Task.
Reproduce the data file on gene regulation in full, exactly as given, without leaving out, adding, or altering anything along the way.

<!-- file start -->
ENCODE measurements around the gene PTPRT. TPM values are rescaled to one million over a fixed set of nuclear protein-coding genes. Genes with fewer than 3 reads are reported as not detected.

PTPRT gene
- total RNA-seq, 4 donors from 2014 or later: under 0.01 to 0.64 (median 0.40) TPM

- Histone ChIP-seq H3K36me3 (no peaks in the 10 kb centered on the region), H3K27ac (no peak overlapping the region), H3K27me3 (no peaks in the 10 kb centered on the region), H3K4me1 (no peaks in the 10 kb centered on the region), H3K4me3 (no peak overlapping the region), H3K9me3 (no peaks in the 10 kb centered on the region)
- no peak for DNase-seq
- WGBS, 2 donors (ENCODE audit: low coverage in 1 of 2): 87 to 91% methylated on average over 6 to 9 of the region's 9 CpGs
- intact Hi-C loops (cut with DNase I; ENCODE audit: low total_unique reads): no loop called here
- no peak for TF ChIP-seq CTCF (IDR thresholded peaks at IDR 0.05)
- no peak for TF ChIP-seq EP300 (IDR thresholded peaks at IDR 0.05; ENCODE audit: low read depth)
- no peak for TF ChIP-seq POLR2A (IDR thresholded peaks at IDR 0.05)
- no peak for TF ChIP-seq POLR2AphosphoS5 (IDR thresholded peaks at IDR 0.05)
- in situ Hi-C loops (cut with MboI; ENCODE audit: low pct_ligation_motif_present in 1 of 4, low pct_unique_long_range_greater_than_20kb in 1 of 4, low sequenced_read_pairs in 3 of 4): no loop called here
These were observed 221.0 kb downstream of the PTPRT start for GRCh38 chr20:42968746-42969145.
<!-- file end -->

ENCODE measurements around the gene PTPRT. TPM values are rescaled to one million over a fixed set of nuclear protein-coding genes. Genes with fewer than 3 reads are reported as not detected.

PTPRT gene
- total RNA-seq, 4 donors from 2014 or later: under 0.01 to 0.64 (median 0.40) TPM

- Histone ChIP-seq H3K36me3 (no peaks in the 10 kb centered on the region), H3K27ac (no peak overlapping the region), H3K27me3 (no peaks in the 10 kb centered on the region), H3K4me1 (no peaks in the 10 kb centered on the region), H3K4me3 (no peak overlapping the region), H3K9me3 (no peaks in the 10 kb centered on the region)
- no peak for DNase-seq
- WGBS, 2 donors (ENCODE audit: low coverage in 1 of 2): 87 to 91% methylated on average over 6 to 9 of the region's 9 CpGs
- intact Hi-C loops (cut with DNase I; ENCODE audit: low total_unique reads): no loop called here
- no peak for TF ChIP-seq CTCF (IDR thresholded peaks at IDR 0.05)
- no peak for TF ChIP-seq EP300 (IDR thresholded peaks at IDR 0.05; ENCODE audit: low read depth)
- no peak for TF ChIP-seq POLR2A (IDR thresholded peaks at IDR 0.05)
- no peak for TF ChIP-seq POLR2AphosphoS5 (IDR thresholded peaks at IDR 0.05)
- in situ Hi-C loops (cut with MboI; ENCODE audit: low pct_ligation_motif_present in 1 of 4, low pct_unique_long_range_greater_than_20kb in 1 of 4, low sequenced_read_pairs in 3 of 4): no loop called here
These were observed 221.0 kb downstream of the PTPRT start for GRCh38 chr20:42968746-42969145.